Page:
[rfc-i] [IAB Trac] #269: Discussion of UTF-8 in RFCs (Section 3.3)

Nico Williams nico at cryptonector.com
Wed Feb 27 14:45:06 PST 2013


On Wed, Feb 27, 2013 at 4:28 PM, Dave Thaler <dthaler at microsoft.com> wrote:
> Paul Kyzivat wrote:
>> On 2/28/13 1:39 AM, Heather Flanagan (RFC Series Editor) wrote:
>> > On 2/26/13 11:52 PM, Brian E Carpenter wrote:
>> >> A test case if I may. Is this normative or informative use of UTF-8?
>> >>
>> >> "UTF-8 strings MUST be allowed (for example, 'smörgåsbord')."
>> >>
>> >> The first half is clearly normative but the second half, IMHO, isn't.
>> > Correct.
>> >>
>> >> I'm not trying to be clever here; I am genuinely unsure what your
>> >> text means to me as an author or reviewer.
>> > This is the same type of judgement call made on a regular basis when
>> > it comes to deciding things like references.  I expect most cases will
>> > be obvious, and edge cases will need to be discussed, exactly as they
>> > are today.
>>
>> While I think we need allow this, the subjective nature of the decision means
>> that idnits can't be authoritative about it. It will probably need to flag most
>> instances of UTF-8 as warnings, and in some documents there could be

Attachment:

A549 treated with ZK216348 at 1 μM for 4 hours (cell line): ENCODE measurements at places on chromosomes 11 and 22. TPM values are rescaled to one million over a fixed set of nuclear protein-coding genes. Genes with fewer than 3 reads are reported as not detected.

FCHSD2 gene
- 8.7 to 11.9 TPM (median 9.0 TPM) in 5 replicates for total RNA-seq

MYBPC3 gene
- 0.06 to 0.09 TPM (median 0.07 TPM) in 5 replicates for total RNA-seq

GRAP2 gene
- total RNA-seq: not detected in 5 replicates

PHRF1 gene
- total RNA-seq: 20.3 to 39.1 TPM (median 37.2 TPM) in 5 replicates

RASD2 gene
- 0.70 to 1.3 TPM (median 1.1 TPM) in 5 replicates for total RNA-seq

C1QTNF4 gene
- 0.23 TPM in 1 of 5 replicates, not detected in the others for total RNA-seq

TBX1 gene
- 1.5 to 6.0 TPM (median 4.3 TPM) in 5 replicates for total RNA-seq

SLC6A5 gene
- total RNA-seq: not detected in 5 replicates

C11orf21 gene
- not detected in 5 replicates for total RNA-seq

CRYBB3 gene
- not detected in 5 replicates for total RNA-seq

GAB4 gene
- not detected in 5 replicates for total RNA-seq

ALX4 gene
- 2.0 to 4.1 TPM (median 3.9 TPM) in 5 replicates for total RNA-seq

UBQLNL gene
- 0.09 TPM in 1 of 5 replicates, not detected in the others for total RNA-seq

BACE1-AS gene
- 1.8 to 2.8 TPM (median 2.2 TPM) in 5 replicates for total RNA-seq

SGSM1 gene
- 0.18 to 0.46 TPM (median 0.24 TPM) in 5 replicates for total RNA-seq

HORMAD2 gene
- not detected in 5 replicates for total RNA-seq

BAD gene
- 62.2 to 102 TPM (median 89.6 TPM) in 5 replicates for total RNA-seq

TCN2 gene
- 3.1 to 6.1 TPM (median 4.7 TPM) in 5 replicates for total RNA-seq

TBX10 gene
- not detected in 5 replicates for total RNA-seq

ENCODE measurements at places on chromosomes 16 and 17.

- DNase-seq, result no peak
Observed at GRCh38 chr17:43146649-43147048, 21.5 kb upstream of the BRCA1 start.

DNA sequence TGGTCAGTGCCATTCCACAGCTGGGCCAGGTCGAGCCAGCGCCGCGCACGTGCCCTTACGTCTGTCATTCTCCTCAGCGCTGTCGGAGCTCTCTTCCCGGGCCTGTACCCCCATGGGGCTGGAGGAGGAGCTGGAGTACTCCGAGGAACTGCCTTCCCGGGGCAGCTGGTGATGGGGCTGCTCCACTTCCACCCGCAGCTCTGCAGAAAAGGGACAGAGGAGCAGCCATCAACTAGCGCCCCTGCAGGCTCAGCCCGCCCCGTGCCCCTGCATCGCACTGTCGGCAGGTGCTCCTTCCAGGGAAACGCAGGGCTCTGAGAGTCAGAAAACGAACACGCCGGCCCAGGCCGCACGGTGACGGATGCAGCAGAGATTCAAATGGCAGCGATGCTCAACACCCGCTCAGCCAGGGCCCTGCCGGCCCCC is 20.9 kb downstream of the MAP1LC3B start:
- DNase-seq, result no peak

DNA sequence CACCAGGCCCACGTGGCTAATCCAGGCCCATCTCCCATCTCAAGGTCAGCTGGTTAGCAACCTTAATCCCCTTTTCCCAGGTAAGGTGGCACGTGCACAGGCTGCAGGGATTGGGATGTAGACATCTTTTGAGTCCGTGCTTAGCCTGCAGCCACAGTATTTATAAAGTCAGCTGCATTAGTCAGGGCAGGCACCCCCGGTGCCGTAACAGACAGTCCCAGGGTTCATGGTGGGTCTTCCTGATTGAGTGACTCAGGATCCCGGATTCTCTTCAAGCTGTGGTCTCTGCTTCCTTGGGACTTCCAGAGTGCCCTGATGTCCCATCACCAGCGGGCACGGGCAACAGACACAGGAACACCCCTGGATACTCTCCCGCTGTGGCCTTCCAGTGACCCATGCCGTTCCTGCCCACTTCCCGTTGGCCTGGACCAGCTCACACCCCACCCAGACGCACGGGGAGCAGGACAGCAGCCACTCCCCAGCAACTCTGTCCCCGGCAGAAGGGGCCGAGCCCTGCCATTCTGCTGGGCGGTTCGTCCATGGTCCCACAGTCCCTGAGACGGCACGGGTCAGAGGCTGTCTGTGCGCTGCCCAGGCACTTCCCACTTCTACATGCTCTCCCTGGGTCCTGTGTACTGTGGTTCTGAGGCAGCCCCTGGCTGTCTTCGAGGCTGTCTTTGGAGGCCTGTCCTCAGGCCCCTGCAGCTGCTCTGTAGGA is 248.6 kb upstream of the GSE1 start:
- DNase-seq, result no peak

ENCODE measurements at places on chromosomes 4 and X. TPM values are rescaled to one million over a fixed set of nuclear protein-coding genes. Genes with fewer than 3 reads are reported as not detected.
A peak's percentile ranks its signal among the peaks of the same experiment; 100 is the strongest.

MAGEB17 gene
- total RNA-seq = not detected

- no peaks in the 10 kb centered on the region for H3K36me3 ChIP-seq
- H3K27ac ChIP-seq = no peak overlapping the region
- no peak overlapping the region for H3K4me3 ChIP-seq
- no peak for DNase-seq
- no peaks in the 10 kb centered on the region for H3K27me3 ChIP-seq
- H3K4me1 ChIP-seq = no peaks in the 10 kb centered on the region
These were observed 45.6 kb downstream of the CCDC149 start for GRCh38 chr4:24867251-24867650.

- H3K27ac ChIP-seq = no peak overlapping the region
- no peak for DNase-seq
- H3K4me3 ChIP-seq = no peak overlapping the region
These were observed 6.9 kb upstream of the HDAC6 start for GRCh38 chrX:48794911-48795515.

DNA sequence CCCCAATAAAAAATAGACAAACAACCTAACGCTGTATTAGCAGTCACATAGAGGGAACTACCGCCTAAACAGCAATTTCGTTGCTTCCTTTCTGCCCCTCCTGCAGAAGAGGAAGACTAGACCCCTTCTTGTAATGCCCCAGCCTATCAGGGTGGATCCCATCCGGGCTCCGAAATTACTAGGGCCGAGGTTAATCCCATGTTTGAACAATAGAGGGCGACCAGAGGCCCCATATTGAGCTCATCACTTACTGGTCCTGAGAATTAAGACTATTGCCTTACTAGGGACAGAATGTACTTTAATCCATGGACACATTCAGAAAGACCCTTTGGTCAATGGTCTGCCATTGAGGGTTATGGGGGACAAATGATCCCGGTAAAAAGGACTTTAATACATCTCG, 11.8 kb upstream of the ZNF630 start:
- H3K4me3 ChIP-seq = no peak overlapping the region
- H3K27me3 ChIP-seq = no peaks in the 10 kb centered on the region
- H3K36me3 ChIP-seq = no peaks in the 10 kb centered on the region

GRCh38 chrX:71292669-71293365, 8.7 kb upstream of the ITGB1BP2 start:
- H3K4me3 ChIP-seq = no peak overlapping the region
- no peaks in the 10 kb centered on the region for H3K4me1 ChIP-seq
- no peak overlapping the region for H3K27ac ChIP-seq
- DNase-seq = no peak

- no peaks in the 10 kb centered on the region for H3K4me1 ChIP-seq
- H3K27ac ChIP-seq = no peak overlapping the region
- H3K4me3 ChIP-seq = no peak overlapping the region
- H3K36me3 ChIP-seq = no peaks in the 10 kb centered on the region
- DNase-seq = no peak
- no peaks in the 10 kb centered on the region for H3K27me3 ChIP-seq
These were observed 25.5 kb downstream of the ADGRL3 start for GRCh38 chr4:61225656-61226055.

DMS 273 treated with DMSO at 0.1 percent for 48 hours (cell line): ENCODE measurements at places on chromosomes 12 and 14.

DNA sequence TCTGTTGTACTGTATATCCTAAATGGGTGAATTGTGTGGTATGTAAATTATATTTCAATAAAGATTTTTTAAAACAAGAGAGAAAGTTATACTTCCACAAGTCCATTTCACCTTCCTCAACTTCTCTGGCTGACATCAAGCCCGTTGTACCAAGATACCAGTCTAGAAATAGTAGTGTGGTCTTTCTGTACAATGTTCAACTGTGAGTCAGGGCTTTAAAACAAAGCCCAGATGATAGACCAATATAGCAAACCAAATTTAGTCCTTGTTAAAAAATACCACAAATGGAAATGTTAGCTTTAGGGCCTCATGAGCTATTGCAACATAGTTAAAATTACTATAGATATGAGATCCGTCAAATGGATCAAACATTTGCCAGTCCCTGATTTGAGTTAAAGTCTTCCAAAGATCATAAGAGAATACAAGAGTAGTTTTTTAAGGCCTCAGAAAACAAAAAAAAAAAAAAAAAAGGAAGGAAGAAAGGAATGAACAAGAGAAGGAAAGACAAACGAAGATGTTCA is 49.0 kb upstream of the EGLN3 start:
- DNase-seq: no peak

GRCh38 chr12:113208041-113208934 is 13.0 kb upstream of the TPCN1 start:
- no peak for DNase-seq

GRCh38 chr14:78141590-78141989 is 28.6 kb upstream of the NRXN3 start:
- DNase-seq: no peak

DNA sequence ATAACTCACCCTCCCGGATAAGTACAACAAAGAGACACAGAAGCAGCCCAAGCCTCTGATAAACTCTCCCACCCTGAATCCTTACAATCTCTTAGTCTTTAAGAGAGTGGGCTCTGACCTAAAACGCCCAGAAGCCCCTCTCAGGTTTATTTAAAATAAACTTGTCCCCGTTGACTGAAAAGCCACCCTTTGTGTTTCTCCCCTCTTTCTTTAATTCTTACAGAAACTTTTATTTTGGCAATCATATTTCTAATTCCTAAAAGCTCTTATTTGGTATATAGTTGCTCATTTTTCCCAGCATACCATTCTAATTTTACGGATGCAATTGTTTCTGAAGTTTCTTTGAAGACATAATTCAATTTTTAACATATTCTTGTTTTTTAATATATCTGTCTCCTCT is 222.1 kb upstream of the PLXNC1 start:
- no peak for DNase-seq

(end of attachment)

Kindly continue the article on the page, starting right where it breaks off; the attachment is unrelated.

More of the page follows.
>> *many* of those. The only clean solution I see to that is to permit UTF-8
>> everywhere.
>>
>>       Thanks,
>>       Paul
>
> Some portions, like the page header, abstract, and references section could
> be omitted from idnits checking for UTF-8.
>
> For other sections which could have both normative and non-normative
> content, I agree it would be good for idnits to generate warnings
> (much as it does for certain classes of IP addresses whenever they're
> used in a doc).

If idnits worked at the XML level (and that is how it should be for
XML inputs) then we could have markup for normative and informative.
The xml2rfc schema doesn't have such markup now, but it could be
added.  This would allow for even better precision in what we mean
than ever before, and this could even be rendered in a way that
preserves the normative/informative distinction in HMTL, PDF and other
output formats.

Of course, that'd be much harder to achieve for non-XML input formats,
but I don't care about those.

Indeed, idnits is probably much simpler to implement on XML input:
first validate the XML (that it's well-formed and adheres to the
schema), then perform a very few validation steps, like presence of
author metadata, form of the draft handle, ..., and that non-ASCII
appears only where permitted.

> I disagree that permitting UTF-8 everywhere is "clean" :)

I don't mind allowing UTF-8 everywhere, and I don't see why I
shouldn't get to have non-ASCII in examples in I18N-related RFCs.

Nico
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